Planning for Disability Accommodation Abroad
U.S. airlines are required to accommodate persons with disabilities. Check with the Department of Transportation for specifics regarding disability accommodation.
Foreign airlines may not accommodate all disabilities. Before you book a foreign air itinerary, check with the carrier to ensure that they provide disability accommodation.
For long-haul flights on both U.S. and foreign carriers, check to ensure that accessible airplane bathrooms are available before booking a flight.
Local transportation may be difficult to plan in advance. Some programs offer a shuttle service from the airport to your temporary accommodation and may be able to help plan local transport for persons with disabilities.
Before committing to a program, students should research accessible housing options.
Make accessible housing a key part of the discussion you have with your Education Abroad advisor before you make your final decision on your program of choice. Education Abroad staff will coordinate with universities and programs abroad to assist students with disabilities in obtaining appropriate housing abroad.
Supplies, Medication, and Assistance
If you need a person to assist you while traveling, or during the duration of your stay abroad, plan for this well in advance.
Some disability-related supplies may not be readily available abroad. Research what supplies are available, and (if need be) bring those that cannot be procured abroad with you from the U.S. Some items may need to be shipped. Research the regulations for bringing medications into a country well in advance of traveling and speak with your physicians about how you will manage medications while abroad.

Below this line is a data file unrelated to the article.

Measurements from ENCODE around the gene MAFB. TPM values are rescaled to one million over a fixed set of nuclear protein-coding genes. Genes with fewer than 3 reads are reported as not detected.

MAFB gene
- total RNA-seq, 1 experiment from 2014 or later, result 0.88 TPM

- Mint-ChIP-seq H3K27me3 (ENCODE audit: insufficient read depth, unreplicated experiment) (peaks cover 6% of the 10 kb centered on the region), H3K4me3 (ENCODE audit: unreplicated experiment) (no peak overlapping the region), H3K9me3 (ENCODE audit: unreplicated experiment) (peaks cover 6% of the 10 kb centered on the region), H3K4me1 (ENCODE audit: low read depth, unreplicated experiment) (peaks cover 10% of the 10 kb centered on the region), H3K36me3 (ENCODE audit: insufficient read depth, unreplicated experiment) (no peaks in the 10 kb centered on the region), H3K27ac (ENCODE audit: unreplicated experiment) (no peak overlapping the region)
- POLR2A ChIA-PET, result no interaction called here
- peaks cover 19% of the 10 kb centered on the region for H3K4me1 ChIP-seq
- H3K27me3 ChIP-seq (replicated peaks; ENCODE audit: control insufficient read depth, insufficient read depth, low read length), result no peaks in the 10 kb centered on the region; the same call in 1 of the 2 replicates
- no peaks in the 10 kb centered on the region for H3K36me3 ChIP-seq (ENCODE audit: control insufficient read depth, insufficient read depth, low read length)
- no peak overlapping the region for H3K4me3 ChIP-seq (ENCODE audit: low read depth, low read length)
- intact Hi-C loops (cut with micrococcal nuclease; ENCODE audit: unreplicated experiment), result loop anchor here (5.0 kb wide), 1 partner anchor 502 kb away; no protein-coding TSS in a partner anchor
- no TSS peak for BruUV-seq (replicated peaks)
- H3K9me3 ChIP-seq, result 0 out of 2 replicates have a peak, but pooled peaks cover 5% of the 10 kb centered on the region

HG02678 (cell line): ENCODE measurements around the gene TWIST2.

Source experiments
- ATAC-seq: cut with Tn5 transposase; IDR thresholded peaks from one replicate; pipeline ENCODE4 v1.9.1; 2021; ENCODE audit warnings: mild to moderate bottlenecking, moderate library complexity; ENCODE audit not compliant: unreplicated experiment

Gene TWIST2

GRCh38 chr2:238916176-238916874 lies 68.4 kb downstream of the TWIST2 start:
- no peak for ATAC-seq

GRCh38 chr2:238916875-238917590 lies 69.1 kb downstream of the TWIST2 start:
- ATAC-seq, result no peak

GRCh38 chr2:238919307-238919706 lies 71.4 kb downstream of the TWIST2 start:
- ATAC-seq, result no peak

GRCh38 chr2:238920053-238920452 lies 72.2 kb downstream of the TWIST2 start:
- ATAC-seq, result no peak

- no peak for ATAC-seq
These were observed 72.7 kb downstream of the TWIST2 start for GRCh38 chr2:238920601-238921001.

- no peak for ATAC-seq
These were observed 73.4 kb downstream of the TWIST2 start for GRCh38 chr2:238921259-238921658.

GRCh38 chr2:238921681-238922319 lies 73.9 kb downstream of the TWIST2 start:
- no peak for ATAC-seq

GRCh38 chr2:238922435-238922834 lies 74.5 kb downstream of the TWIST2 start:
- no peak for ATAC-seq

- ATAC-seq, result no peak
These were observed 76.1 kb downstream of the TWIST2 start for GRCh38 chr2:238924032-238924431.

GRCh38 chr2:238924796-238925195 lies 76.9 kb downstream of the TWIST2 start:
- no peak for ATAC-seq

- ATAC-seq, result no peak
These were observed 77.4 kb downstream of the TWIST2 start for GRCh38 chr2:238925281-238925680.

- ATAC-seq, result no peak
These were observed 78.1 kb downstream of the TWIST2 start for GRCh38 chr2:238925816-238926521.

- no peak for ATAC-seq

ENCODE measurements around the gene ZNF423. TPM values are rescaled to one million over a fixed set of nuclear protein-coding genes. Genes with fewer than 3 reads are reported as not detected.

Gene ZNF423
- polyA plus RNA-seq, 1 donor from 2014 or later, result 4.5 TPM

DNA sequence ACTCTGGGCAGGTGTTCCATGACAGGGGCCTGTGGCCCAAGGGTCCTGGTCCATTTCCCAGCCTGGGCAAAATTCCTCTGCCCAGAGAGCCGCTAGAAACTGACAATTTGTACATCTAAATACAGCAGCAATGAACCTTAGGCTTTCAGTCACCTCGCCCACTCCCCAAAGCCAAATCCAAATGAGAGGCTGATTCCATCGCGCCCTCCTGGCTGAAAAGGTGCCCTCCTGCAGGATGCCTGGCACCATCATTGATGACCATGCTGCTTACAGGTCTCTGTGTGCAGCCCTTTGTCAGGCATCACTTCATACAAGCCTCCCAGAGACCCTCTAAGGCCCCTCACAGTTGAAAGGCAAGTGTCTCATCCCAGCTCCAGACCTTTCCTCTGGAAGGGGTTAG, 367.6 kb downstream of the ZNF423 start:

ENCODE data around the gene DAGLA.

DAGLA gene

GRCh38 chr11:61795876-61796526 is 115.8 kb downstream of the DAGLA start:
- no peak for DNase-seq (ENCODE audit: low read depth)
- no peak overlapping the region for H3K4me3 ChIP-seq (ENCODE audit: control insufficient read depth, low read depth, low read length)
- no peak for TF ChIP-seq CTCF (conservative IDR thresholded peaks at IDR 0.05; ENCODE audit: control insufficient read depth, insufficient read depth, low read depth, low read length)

If your host university has a disability service office, be sure to research the types of support they can provide.
Many universities abroad are able to provide classroom accommodation to persons with disabilities, such as extra time on tests, note-taking assistance, etc.
If you require classroom assistance technologies/assistive devices, check well in advance if these can be provided by the university abroad. Such devices may need to be brought from home or the U.S.
Mobility International USA - A website with resources for students with disabilities in study abroad.
Local Disability Organizations - A local organization can be a great source of support and information for prospective and current study abroad students with disabilities.
Survival Strategies for Going Abroad: A Guide for People with Disabilities – Scroll down for free PDF